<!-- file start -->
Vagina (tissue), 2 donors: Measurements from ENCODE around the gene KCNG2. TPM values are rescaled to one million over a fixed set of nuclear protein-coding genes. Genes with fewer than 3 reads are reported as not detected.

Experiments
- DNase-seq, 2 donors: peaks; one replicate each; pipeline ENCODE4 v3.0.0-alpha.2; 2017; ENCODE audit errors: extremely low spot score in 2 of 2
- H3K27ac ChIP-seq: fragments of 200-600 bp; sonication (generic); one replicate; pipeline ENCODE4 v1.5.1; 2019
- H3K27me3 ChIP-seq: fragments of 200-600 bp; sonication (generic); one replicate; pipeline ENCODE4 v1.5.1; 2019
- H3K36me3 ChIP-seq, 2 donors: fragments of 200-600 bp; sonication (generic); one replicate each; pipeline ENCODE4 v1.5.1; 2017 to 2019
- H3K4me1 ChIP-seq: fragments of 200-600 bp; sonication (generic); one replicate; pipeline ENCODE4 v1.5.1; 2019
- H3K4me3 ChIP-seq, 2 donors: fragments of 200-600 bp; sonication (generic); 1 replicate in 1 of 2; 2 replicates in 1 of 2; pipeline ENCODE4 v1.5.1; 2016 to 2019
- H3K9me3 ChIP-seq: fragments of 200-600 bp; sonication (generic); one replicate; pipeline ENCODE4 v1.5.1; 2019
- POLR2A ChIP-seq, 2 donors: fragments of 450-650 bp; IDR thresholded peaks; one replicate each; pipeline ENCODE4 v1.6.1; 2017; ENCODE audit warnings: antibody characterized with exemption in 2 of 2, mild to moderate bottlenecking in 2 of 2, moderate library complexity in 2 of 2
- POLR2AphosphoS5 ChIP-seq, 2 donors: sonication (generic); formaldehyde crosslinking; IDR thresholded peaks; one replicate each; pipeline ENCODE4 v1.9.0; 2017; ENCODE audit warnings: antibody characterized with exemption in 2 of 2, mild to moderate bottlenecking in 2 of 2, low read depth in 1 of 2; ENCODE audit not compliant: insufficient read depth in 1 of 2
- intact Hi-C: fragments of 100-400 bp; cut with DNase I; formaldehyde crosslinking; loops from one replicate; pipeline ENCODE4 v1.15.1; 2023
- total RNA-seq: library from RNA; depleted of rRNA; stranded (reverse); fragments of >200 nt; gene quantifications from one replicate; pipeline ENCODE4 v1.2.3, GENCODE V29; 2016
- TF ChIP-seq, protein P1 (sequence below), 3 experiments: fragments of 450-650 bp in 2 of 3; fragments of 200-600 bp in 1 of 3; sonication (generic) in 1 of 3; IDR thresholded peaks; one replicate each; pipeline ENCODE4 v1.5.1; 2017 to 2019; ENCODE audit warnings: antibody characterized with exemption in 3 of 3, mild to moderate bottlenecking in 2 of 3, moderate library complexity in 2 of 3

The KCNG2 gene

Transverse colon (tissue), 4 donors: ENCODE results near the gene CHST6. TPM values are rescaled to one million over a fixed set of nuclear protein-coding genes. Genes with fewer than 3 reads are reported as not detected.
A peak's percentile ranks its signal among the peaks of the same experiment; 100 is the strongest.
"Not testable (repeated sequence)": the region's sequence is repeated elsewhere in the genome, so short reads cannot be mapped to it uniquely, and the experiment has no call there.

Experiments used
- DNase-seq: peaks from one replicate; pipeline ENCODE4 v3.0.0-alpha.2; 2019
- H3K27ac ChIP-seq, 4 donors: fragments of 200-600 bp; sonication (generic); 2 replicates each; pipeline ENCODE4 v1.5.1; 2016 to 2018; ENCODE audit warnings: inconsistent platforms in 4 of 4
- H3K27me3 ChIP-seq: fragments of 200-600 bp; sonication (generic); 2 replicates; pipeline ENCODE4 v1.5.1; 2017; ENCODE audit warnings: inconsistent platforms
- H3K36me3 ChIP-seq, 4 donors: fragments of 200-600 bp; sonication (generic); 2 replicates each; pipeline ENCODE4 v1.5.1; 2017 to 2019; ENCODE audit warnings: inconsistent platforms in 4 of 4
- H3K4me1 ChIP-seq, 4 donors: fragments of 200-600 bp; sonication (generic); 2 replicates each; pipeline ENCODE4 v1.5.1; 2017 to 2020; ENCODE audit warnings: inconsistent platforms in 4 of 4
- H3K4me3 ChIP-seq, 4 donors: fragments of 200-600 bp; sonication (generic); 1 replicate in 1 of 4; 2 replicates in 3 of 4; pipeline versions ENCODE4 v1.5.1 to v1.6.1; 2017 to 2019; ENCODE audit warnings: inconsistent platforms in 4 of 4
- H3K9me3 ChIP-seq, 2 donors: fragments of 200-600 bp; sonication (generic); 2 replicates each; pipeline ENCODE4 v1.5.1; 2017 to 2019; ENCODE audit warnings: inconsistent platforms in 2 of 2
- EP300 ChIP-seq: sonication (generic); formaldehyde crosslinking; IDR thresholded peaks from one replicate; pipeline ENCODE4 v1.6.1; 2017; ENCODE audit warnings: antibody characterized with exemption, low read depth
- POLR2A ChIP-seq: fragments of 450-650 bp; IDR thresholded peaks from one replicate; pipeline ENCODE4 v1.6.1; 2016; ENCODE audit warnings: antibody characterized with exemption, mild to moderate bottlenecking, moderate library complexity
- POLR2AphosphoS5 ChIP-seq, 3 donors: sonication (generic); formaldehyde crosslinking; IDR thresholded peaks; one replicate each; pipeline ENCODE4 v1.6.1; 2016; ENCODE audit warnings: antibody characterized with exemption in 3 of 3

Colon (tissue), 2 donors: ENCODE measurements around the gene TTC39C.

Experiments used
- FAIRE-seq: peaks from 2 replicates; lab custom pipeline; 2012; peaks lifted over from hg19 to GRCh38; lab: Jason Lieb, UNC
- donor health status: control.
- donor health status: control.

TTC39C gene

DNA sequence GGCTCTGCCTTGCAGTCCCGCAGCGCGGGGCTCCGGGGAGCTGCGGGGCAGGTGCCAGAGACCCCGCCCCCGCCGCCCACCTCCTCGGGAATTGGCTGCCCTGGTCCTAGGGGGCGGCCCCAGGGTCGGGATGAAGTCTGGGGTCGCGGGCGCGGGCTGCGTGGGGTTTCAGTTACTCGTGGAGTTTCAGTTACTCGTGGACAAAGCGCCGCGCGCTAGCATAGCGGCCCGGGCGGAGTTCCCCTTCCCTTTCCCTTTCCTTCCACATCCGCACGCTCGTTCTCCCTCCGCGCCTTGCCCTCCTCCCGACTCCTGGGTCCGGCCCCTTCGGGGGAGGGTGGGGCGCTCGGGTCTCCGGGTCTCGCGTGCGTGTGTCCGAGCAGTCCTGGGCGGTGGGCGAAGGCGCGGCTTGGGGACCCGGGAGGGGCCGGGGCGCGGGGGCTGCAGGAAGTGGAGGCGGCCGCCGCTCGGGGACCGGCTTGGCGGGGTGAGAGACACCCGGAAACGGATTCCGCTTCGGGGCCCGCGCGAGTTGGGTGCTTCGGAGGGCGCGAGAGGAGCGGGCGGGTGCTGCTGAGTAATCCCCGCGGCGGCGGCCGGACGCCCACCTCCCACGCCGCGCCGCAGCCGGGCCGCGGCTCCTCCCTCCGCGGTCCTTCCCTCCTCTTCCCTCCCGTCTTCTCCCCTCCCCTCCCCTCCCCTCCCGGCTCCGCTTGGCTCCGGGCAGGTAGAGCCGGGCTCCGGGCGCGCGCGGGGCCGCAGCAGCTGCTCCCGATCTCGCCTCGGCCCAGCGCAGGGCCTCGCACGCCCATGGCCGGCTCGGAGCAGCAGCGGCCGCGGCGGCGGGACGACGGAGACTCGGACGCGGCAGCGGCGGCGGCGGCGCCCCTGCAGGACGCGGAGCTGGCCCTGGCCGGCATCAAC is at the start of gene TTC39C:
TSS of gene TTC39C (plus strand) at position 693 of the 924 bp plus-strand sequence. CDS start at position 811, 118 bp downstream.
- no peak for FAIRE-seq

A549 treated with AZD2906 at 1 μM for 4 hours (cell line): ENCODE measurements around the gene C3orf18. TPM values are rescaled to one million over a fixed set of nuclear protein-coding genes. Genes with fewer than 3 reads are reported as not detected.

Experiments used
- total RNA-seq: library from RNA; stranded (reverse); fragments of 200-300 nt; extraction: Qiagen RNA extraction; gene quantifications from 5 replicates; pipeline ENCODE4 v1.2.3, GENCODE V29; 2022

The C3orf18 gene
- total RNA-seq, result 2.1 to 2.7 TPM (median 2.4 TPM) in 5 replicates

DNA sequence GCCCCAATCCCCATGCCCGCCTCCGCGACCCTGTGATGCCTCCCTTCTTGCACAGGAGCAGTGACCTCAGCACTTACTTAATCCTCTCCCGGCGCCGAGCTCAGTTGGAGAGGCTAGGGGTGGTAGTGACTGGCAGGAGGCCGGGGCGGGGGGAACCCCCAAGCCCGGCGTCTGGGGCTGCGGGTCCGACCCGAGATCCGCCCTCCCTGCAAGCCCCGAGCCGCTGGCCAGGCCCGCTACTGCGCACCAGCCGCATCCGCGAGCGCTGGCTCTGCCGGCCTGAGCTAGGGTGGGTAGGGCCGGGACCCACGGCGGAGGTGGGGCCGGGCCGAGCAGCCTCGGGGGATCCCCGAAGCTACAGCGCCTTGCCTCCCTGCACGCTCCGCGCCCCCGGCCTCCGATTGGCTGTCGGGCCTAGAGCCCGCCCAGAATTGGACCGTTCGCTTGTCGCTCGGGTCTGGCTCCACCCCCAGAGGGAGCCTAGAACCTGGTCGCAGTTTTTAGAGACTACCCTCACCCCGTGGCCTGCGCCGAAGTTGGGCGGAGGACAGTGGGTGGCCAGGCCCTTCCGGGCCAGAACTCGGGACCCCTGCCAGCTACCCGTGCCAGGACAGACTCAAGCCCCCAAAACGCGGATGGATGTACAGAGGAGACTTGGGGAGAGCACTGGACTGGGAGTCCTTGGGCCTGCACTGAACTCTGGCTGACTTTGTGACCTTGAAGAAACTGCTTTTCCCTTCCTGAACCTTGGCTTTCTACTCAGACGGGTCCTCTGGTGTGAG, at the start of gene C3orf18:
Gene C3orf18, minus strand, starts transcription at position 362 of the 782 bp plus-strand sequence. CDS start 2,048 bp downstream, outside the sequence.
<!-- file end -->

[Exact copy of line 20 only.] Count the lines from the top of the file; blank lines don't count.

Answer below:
- DNase-seq: peaks from one replicate; pipeline ENCODE4 v3.0.0-alpha.2; 2019